Having a bit more time on my hands, I’m now reading a fair bit about my twin loves of football and music, either in book form or digital format. Through a series of strange but slightly inter-connected things, I found myself landing on a piece in The Guardian newspaper back in May 2012, written by Jon Savage, whose recent book on Joy Division was reviewed on the blog a few months back.
I was fascinated that a writer whose best work is associated with punk/new wave/post-punk (or whatever phrase you want to come up for music in that vein) had penned a piece about one of the most exciting records I can ever recall hearing in my lifetime. He doesn’t waste a single word in the introduction…..
A cinematic drone comes in fast from silence, quickly overtaken by two synthesised rhythm tracks that will go in and out of phase for the next lifetime. On top, Donna Summer soars and swoops as she tackles the minimal lyric: “It’s so good [x five], “Heaven knows” [x five], “I feel love” [x five]. The words are so functional that her voice becomes another instrument, almost another machine, but then there is the real heart of the song: “Fallin’ free, fallin’ free, fallin’ free …”
I Feel Love was and remains an astonishing achievement: a futuristic record that still sounds fantastic 35 years on. Within its modulations and pulses, it achieves the perfect state of grace that is the ambition of every dance record: it obliterates the tyranny of the clock – the everyday world of work, responsibility, money – and creates its own time, a moment of pleasure, ecstasy and motion that seems infinitely expandable, if not eternal.
Savage’s article goes on to explain how the song came about, with producer Giorgio Moroder looking to create an album called I Remember Yesterday that would focus on the history of dance/R&B music but felt that he needed something not of the past or even of the now to complete the project, and how he contacted the owner of one of the largest Moog synths on the market to talk about programming it in a way to create a new vibrant sound.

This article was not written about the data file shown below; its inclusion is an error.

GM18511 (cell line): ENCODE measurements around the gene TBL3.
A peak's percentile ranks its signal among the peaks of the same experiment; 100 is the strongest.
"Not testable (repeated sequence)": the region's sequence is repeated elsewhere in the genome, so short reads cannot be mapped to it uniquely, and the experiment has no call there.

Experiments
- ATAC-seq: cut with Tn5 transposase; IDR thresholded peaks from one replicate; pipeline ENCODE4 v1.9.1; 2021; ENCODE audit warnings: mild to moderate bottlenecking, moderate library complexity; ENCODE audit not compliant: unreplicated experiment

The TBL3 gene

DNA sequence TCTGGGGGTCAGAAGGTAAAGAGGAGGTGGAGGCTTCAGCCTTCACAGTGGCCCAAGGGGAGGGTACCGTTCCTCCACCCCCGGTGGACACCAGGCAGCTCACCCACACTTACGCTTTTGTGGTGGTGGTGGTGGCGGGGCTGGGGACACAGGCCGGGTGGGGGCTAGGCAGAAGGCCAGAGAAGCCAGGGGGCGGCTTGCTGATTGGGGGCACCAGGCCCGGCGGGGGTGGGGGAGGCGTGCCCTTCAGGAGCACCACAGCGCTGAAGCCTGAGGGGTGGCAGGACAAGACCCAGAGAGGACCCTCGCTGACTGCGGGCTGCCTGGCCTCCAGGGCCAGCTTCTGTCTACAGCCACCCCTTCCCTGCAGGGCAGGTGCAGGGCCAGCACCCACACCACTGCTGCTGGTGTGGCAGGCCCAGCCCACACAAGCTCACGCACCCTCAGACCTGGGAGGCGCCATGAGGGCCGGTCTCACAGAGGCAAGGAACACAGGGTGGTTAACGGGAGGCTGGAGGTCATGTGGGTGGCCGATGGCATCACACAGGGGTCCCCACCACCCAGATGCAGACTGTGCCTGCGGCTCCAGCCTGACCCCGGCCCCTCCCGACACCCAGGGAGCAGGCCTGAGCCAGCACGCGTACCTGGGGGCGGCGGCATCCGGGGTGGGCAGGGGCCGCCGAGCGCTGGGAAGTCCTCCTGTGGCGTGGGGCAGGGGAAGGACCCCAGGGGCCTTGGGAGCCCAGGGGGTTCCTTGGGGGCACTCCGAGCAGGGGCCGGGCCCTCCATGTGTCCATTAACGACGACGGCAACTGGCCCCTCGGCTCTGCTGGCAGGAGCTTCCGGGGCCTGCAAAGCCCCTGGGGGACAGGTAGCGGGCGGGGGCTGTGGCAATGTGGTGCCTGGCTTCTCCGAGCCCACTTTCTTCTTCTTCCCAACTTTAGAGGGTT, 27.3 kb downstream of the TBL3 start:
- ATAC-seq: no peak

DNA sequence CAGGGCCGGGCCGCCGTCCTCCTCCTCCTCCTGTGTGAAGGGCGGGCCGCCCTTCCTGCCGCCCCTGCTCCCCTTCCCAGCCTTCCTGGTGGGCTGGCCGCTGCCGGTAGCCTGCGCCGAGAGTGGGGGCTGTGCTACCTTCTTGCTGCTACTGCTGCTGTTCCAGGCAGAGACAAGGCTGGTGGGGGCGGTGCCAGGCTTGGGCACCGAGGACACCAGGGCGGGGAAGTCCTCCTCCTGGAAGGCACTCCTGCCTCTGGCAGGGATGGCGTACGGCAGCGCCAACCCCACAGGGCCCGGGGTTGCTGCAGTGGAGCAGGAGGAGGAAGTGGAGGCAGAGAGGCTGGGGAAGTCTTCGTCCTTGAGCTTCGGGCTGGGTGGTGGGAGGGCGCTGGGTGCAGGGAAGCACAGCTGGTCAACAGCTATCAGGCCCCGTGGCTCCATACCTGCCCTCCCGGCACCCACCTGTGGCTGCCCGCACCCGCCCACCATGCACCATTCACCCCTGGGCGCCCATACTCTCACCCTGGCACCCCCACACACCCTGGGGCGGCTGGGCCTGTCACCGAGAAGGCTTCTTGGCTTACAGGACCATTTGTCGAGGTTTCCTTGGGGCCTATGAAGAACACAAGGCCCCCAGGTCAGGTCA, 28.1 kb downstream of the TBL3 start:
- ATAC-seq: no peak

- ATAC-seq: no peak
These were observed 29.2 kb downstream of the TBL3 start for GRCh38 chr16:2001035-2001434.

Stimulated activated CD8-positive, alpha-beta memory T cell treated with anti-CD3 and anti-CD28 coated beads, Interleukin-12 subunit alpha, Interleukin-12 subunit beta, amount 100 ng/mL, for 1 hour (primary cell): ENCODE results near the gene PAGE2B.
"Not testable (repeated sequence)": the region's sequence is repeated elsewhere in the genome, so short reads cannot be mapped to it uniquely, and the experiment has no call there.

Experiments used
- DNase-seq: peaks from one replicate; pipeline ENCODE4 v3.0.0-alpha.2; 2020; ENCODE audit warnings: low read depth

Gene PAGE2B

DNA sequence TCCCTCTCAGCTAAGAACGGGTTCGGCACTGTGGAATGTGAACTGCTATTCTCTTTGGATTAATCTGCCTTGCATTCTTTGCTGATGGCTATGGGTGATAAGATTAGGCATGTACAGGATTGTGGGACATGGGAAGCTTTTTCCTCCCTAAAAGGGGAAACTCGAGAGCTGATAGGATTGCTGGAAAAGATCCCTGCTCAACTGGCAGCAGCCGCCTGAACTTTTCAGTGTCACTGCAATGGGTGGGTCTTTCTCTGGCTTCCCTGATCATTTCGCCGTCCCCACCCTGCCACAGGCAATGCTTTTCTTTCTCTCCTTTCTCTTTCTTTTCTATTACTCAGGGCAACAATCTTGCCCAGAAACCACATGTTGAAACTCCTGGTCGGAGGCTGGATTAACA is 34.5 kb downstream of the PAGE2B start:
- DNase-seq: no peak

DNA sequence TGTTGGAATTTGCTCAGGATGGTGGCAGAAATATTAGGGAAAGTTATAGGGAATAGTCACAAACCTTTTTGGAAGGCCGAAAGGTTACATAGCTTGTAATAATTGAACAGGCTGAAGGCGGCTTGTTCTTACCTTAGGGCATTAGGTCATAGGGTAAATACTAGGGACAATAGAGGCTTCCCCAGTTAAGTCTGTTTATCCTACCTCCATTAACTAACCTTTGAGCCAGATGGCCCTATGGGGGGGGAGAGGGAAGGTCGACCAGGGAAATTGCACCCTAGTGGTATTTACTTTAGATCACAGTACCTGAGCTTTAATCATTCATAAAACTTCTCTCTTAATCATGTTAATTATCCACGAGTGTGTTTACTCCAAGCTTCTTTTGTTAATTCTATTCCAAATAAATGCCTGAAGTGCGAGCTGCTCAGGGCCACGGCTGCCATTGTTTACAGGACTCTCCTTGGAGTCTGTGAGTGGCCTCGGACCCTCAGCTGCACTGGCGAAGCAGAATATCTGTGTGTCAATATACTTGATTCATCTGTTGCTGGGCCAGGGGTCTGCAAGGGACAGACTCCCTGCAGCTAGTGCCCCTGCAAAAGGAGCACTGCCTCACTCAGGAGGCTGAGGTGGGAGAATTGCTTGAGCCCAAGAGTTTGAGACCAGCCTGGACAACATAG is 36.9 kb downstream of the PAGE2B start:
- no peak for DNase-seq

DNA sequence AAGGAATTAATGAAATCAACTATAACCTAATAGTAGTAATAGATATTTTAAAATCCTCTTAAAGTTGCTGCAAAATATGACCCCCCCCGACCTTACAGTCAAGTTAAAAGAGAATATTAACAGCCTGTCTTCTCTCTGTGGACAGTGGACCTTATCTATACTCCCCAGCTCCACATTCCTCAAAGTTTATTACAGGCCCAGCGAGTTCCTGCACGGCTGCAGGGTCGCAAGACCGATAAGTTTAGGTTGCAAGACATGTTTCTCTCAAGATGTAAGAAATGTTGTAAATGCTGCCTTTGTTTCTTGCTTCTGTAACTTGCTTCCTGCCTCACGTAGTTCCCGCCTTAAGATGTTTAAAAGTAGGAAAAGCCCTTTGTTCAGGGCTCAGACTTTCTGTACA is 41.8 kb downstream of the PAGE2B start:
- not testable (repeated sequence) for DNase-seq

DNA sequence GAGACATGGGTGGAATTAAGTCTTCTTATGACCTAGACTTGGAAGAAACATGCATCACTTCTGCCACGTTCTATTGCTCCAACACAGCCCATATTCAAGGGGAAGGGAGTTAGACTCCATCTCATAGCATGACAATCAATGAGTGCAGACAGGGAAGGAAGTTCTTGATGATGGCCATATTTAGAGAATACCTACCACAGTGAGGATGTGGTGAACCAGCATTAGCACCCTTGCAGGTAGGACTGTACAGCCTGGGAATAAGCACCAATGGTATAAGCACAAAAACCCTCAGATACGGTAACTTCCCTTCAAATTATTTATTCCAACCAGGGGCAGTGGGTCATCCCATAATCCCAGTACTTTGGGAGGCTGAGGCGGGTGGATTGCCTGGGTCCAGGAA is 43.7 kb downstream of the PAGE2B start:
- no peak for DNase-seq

The result was I Feel Love. It wasn’t the first-ever synth song aimed at the dance or disco market, but it was the one, to my ears, that didn’t feel like a bit of a gimmick or synthetic. It was as much in your face as any tune that was being made by the trad line-up of vocal, guitar, bass and drums.
The album that Moroder, along with his production partner Pete Bellotte, was trying to create was a vehicle for Donna Summer, an American singer who had relocated to Munich in the late 60s and with whom they had been working with since 1974. There had been an initial worldwide success with the single Love To Love You Baby but things had been a bit quieter with subsequent singles and albums.
One interesting thing to note is that nobody was really quite sure if the world was ready for the sort of music that could be heard on I Feel Love. It was relegated to the b-side of Can’t We Just Sit Down (And Talk It Over), the first single released in May 1977 primarily to the American market to promote the forthcoming album. The a-side was about as far removed as can be imagined from what was on the reverse, a slow-paced ballad that veers between R&B and easy listening.
The single was also given a low-key release in some parts of mainland Europe where the singer had a fanbase. Word began to seep out that the almost six-minute long b-side was something a bit different and before long, some radio DJs began to play it while it was picked up by a number of those working in discos and nightclub:-
The decision was then taken to re-issue the single in May 1977, with a fresh pressing that would now put I Feel Love on the a-side but also trim a couple of minutes from it to make it more likely to be aired on daytime radio:-
This is the version that took the world by storm. As Savage recalled in the article:-
I Feel Love went to No 1 in the UK during the high summer of 1977, and stayed there for four weeks – filling dance floors everywhere, because it’s so good so good to dance to. Like David Bowie’s Low and Heroes, and Kraftwerk’s Trans-Europe Express, it was also the secret vice of those punks who were already tiring of sped-up pub rock, and it sowed the seeds for the next generation of UK electronica.
As was the practice back in the days of the disco singles, a 12″ piece of vinyl with an extended version was soon available in the shops…..this one took the song all the way beyond 8 minutes and was the version most played in the clubs:-
I’ll leave the last word to Savage. As ever, he nails it.
I’m guessing many of you will have heard I Feel Love pumped out loud, will have felt moved to dance, and will have felt time stop, the instant prolonged. Something of that feeling attaches itself to the record wherever it’s heard, and it never gets dulled by repetition – or endless imitation. I must have heard I Feel Love a thousand times and it still takes my breath away: it’s one of the great records of the 20th century, and the name on the label is Donna Summer.